With the patchwork of regulations related to healthcare data, privacy and security comes a patchwork of key terms, definitions and assumptions. We’ve focused on major changes in the NPRM for this blog, but this point highlights a missed opportunity for HHS to provide much-needed clarity for regulatory vernacular.

The NPRM uses different language than other established regulations to describe the same thing; for example, this NPRM sets a standard of no “unreasonable measures” to prevent a patient’s access to PHI which addresses the same issue as the Information Blocking Rule in the Cures Act. The objective here is undeniably positive – as a healthcare community, we should be actively promoting interoperability and improving (secure) access to patient data. Because the Information Blocking Rule has already established more detailed guidance around interoperability, the NPRM (and any other related regulations, for that matter!) should explicitly apply that same definition for clarity and consistency.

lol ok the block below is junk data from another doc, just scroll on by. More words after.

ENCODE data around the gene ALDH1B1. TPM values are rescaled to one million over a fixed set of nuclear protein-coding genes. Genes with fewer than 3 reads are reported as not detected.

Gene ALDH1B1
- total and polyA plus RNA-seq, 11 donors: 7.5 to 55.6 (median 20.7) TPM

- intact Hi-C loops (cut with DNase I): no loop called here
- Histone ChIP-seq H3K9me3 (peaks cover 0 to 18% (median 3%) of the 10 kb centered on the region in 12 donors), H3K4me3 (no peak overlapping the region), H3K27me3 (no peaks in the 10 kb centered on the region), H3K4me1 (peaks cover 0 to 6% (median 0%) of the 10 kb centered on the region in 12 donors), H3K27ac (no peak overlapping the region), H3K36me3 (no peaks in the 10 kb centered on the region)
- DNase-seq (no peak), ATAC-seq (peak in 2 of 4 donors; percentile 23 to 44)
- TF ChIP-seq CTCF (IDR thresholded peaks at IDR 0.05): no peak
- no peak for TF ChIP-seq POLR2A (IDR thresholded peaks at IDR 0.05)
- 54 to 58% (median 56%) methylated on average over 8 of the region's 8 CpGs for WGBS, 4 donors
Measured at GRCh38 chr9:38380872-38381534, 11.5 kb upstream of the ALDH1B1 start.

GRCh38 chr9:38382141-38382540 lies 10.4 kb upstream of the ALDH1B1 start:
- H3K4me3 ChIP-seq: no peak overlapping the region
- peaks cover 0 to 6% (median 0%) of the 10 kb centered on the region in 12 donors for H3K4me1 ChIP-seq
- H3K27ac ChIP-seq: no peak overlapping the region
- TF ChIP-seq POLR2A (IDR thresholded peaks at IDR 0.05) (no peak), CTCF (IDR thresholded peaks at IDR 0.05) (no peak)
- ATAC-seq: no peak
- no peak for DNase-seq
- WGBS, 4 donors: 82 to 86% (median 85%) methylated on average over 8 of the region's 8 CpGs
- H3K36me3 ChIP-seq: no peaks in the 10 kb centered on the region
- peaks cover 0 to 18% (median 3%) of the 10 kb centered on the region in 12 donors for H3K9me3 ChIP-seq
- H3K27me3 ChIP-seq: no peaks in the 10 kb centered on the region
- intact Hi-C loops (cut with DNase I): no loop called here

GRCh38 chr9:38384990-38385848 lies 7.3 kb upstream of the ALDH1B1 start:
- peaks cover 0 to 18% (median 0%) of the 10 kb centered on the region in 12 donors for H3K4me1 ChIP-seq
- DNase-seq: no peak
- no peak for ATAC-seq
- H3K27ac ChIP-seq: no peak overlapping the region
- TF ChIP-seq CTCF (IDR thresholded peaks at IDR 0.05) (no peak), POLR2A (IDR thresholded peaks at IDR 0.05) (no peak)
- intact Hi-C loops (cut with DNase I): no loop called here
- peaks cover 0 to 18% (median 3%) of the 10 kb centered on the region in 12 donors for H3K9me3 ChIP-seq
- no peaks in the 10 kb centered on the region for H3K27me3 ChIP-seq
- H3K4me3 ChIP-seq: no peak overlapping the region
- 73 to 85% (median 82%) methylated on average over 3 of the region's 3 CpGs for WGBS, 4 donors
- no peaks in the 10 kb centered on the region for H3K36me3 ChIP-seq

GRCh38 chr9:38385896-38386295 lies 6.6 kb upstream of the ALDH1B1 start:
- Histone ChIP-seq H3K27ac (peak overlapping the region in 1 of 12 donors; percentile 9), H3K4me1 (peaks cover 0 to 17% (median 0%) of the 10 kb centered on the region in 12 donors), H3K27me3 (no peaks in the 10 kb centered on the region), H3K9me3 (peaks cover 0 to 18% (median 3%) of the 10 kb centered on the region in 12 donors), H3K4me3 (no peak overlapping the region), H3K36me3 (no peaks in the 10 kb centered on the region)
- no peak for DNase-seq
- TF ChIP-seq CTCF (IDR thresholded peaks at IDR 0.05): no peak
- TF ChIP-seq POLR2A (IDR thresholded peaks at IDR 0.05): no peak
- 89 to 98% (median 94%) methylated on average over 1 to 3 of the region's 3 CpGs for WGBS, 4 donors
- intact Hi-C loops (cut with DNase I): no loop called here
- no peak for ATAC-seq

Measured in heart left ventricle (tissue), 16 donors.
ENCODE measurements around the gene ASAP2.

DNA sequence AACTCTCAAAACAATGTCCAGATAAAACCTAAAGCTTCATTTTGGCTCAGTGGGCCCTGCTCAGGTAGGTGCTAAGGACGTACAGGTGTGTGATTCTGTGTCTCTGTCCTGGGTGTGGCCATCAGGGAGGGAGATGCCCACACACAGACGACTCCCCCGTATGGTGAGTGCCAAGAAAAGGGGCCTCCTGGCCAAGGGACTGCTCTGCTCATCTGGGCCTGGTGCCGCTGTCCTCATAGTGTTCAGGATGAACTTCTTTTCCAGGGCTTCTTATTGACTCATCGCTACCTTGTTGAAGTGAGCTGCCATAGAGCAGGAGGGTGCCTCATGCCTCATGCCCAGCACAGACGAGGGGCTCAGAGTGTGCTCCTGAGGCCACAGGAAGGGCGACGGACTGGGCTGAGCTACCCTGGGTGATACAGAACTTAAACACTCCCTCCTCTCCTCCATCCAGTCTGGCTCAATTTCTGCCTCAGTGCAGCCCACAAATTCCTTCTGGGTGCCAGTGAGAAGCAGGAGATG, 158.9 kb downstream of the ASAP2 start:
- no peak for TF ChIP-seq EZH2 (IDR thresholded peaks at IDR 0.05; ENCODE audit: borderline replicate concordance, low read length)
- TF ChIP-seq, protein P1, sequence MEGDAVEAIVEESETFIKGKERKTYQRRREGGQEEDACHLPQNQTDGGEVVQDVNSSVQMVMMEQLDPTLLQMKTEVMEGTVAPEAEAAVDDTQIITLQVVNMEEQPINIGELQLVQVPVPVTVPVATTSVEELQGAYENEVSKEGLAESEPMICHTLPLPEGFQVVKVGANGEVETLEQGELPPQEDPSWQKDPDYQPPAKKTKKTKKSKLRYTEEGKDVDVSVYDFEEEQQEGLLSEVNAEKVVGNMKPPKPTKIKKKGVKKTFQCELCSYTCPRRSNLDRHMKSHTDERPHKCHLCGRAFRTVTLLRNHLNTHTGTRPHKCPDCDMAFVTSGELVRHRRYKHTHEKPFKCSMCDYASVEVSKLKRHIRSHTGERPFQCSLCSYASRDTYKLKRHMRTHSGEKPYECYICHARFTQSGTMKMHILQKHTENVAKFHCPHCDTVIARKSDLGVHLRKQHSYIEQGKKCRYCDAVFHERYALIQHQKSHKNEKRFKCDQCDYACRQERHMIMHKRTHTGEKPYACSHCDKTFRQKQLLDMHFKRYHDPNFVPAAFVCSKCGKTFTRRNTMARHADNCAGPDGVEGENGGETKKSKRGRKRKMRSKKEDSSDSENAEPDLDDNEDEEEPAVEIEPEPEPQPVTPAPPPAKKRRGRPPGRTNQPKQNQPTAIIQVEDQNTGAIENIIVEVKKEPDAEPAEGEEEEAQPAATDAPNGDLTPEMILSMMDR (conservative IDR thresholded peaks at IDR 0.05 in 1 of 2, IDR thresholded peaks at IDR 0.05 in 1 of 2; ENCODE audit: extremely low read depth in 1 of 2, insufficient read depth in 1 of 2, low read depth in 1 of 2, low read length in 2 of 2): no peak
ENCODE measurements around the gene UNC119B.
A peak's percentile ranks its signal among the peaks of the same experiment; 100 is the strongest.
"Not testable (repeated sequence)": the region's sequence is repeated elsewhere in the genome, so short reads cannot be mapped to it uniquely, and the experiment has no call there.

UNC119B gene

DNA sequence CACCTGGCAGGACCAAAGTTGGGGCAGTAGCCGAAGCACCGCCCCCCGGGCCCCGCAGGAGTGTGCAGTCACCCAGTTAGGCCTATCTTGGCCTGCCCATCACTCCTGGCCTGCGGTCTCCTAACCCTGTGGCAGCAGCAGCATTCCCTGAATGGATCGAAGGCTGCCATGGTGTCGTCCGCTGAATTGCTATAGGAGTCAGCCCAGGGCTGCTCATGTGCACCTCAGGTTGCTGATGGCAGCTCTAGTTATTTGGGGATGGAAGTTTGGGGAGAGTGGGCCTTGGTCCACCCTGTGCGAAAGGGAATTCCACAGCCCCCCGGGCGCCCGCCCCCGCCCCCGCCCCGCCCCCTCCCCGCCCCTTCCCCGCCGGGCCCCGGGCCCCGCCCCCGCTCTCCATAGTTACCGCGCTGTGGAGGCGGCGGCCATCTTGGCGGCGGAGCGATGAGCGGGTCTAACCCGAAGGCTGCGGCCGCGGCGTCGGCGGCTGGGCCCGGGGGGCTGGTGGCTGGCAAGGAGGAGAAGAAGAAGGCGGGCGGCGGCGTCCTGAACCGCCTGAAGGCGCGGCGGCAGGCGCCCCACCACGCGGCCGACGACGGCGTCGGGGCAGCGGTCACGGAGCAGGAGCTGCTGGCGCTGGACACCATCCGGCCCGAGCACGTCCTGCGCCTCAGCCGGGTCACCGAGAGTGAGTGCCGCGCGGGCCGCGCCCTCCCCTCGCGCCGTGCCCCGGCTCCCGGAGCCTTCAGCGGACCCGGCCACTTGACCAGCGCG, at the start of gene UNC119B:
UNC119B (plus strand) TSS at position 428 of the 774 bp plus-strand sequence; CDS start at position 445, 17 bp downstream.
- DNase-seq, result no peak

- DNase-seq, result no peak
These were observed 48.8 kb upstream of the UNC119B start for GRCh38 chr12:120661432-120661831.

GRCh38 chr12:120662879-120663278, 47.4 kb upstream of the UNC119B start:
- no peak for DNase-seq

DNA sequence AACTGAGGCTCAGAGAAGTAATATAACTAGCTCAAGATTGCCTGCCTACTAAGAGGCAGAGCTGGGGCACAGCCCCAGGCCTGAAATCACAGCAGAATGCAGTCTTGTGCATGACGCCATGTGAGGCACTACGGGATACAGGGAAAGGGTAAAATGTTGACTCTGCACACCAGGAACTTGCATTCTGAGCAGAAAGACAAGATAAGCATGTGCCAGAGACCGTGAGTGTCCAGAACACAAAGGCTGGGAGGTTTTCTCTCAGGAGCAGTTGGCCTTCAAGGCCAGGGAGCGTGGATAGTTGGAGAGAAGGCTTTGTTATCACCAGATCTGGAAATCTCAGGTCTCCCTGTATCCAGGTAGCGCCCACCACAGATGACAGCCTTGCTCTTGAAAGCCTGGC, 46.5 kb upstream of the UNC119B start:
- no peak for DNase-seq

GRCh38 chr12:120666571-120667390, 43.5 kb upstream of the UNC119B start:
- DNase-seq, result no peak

In summary, improving patient access is getting a lot of attention from HHS in this NPRM. But there are concerns that as currently proposed, the NPRM could threaten patient privacy protections and place additional administrative burdens onto healthcare providers, as mentioned in this Health IT Leadership whitepaper. The balance between access and privacy will always be a challenge, and if there was an easy answer, we would have figured it out long ago. At the time of publication, we don’t know what will be in the final rule. What we do know is that we have to keep talking about this balance between privacy and access, and working towards a better solution.  

The good news is that you’ve already taken the initiative to stay educated around HIPAA news, just by reading this blog. Go ahead and give yourself a pat on the back.

So now what? This is all pending final adoption, so staying up to speed is key.

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And if you’ve thought about outsourcing your record release processes, consider these seven reasons to shift the administrative burden of release of information to an expert vendor.